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Please use this identifier to cite or link to this item: http://hdl.handle.net/123456789/12153

Title: Estimation of Micronutrient Contents in Traditional Green Leafy Vegetables and Their Potential Contribution to Dietary Recommended Intakes
Authors: Wireko-Manu, F. D.
Keywords: Traditional Green Leafy Vegetables (TGLV)
Ascorbic Acid
β-Carotene
Lutein
Folate
Cooking Methods
Issue Date: Jan-2020
Publisher: Journal of Food and Nutrition Sciences
Citation: Journal of Food and Nutrition Sciences, 2020; 8(1): 15-23
Abstract: Micronutrient deficiency is a public health problem even though vegetable consumption could avert it. Vitamin C [Ascorbic acid (AA) and dehydroascorbate (DHAA)], β-carotene, lutein and vitamin B9 contents in seven traditional green leafy vegetables (raw and cooked) from Ghana were determined, to identify good sources and their potential contribution to Dietary Recommended Intakes. The micronutrients were quantified using spectrofluorimetric and HPLC/DAD analytical systems. Vitamin C content of samples ranged between 7.2 and 161 mg/100 g fresh weight. β-carotene content was within the ranges of 2.97 to 10.35 mg/100 g, Lutein 13.5 to 31.6 mg/100 g and total folate 18 to 146 µg /100 g. Lutein and β-carotene were in variable relative proportions (L/C from 1.6 to 6); Solanum macrocarpon and Amaranthus hybridus samples were particularly rich in lutein and β-carotene, respectively. Losses between 45 and 94% were observed for vitamin C, between 15 to 81% for β-carotene with the exception of an increase in Solanum macrocarpon and 17 to 80% for lutein under boiling. Similar drastic losses were recorded in microwaved samples; however, losses in lutein and folate were comparatively lower. The traditional green leafy vegetables studied were found to be very rich in the studied micronutrients, but cooking led to considerable losses. However, the cooked vegetables represent non-negligible sources of folate, good source of lutein and could provide up to 97% and 90% vitamin A and C Recommended Dietary Intakes respectively, when a 100 g is consumed. Improved cooking methods over the traditional methods of preparation are essential for retaining more micronutrients, for the benefit of consumers.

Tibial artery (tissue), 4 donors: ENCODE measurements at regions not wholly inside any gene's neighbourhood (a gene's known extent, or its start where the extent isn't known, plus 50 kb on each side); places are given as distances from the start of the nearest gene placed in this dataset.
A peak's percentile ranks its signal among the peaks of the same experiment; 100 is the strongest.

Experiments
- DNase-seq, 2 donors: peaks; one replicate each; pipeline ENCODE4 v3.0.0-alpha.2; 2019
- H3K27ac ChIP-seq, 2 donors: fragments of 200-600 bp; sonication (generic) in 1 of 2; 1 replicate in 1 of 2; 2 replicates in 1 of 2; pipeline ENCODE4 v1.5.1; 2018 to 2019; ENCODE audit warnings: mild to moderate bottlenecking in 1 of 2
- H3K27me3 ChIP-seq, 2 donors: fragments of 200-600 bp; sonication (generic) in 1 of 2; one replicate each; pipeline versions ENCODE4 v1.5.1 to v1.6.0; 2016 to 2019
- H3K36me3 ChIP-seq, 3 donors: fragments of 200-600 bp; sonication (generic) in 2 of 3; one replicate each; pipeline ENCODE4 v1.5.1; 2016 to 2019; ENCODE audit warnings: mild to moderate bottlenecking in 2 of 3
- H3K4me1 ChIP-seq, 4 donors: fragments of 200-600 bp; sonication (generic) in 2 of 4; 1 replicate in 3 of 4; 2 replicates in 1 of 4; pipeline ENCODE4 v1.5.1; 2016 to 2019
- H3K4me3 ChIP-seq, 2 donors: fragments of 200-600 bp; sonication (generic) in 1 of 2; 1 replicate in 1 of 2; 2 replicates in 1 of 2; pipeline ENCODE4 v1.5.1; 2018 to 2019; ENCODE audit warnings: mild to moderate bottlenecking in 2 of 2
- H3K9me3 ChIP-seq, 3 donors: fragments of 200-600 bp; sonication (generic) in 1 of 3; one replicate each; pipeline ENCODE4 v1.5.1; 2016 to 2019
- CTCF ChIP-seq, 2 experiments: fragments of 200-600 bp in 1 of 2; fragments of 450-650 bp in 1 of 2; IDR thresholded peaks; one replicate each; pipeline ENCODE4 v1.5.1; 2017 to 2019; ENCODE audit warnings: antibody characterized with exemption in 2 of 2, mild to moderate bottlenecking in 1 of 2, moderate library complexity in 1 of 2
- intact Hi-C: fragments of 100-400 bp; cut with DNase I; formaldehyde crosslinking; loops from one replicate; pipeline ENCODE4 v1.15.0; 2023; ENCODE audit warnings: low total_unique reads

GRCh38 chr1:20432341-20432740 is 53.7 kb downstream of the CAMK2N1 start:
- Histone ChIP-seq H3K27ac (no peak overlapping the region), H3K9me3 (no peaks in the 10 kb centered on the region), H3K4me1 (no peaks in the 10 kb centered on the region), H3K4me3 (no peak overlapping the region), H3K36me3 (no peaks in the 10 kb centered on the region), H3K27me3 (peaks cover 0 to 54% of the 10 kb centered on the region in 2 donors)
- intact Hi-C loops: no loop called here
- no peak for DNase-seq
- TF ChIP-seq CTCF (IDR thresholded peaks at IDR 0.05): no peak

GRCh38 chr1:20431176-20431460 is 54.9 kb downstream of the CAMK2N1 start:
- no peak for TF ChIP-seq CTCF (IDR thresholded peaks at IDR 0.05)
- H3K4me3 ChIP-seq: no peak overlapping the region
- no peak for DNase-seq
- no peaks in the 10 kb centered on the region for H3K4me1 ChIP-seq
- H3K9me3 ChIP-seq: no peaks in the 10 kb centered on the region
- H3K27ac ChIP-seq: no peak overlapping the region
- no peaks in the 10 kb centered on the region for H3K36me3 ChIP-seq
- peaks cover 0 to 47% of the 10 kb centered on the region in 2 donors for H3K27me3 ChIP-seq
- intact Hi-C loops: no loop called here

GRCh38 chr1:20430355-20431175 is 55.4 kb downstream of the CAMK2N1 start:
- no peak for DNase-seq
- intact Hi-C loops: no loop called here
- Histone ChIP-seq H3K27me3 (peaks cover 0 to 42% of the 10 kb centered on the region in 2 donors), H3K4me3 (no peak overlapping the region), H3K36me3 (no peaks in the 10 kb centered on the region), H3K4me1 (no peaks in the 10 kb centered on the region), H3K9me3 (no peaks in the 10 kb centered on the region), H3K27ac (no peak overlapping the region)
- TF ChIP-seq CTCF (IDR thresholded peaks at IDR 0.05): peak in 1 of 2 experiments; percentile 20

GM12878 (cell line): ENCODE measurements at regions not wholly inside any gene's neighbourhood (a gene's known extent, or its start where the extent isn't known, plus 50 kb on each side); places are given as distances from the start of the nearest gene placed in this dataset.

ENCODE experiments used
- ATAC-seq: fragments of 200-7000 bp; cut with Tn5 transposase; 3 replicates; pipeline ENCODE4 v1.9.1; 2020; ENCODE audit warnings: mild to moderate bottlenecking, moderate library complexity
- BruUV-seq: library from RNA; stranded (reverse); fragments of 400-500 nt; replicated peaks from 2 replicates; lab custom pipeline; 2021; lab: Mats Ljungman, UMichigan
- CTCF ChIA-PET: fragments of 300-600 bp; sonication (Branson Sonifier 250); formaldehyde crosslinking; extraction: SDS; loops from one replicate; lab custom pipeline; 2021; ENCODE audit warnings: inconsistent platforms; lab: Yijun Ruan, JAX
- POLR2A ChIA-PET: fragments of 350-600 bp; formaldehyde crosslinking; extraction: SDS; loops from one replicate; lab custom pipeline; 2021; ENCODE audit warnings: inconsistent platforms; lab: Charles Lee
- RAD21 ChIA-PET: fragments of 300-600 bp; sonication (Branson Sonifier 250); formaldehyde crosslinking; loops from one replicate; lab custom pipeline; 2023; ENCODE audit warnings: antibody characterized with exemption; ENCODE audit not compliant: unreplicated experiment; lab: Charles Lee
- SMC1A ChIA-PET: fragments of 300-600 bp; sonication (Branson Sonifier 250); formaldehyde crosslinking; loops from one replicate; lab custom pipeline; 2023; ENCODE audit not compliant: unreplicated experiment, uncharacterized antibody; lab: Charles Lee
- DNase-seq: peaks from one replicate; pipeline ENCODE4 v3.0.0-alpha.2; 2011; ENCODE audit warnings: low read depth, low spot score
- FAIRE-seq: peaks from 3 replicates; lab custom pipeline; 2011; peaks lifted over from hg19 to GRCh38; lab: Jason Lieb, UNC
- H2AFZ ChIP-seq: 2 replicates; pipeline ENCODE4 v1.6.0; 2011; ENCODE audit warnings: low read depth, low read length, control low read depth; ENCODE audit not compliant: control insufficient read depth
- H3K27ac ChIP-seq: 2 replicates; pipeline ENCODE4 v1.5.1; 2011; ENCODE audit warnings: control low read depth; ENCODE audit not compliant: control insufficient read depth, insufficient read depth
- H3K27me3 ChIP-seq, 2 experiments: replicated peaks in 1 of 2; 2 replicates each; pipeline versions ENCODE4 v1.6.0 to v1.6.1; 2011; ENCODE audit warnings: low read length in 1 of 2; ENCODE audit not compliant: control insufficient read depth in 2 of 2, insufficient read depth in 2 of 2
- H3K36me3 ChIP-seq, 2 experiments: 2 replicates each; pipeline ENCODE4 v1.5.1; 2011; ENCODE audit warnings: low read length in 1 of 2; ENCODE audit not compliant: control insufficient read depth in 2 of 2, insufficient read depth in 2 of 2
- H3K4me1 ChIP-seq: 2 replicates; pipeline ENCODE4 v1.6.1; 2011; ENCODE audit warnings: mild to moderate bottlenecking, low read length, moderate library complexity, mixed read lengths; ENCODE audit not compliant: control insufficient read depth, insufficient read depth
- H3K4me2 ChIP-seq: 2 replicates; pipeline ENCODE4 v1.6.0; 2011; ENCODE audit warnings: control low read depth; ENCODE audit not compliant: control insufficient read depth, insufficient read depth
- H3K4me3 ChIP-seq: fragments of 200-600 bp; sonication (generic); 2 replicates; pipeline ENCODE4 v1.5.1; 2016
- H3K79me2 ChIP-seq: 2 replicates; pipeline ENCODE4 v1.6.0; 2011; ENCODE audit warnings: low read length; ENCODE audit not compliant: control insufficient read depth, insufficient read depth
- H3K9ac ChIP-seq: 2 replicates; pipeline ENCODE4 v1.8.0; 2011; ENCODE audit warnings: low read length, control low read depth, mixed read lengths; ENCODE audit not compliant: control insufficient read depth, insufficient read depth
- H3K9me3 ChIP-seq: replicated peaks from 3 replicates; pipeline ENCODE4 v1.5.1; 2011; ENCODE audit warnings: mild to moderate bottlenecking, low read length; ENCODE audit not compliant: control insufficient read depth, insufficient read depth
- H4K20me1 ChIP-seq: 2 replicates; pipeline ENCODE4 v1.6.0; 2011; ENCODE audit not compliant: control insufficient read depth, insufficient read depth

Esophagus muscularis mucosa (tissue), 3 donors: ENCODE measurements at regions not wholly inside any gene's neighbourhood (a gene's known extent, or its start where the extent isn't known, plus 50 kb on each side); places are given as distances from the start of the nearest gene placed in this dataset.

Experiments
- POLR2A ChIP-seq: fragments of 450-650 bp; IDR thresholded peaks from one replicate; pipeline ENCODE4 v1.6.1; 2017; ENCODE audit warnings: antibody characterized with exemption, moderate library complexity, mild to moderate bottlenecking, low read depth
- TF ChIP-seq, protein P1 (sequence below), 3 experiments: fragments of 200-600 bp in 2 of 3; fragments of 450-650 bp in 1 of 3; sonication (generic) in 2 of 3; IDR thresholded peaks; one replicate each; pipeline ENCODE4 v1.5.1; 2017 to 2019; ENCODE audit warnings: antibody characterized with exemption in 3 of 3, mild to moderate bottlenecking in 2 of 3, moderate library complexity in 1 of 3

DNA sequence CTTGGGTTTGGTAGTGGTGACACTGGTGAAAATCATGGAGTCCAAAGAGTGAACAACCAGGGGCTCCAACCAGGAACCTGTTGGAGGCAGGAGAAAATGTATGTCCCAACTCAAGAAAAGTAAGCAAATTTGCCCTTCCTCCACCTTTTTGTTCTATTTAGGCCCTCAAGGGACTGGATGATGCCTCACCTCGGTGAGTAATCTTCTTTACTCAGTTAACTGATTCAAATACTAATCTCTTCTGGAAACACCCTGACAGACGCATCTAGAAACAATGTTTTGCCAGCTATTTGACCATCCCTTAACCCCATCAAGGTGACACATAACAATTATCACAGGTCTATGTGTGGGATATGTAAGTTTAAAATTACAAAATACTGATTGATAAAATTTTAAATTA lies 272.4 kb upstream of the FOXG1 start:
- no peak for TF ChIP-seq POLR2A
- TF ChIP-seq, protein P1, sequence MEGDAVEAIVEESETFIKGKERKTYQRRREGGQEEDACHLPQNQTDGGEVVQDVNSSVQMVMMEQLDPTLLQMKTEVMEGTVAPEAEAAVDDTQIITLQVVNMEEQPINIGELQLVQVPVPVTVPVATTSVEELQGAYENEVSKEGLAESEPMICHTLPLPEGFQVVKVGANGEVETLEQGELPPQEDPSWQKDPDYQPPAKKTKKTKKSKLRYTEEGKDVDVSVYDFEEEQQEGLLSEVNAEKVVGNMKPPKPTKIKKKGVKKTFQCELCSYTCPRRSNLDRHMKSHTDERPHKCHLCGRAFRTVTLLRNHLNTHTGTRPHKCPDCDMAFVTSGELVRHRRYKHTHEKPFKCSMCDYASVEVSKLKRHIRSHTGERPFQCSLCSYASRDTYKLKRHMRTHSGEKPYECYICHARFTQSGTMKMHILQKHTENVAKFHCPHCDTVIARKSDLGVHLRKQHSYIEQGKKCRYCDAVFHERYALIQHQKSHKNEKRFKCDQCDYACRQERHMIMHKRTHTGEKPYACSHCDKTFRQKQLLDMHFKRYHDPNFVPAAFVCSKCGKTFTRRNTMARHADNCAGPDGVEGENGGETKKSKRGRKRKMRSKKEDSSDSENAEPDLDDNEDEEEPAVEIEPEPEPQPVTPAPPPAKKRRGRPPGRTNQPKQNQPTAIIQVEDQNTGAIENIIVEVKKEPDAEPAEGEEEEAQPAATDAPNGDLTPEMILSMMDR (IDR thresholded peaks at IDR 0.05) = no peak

Description: This article is published in Journal of Food and Nutrition Sciences and also available at doi: 10.11648/j.jfns.20200801.13
URI: 10.11648/j.jfns.20200801.13
http://hdl.handle.net/123456789/12153
Appears in Collections:College of Science

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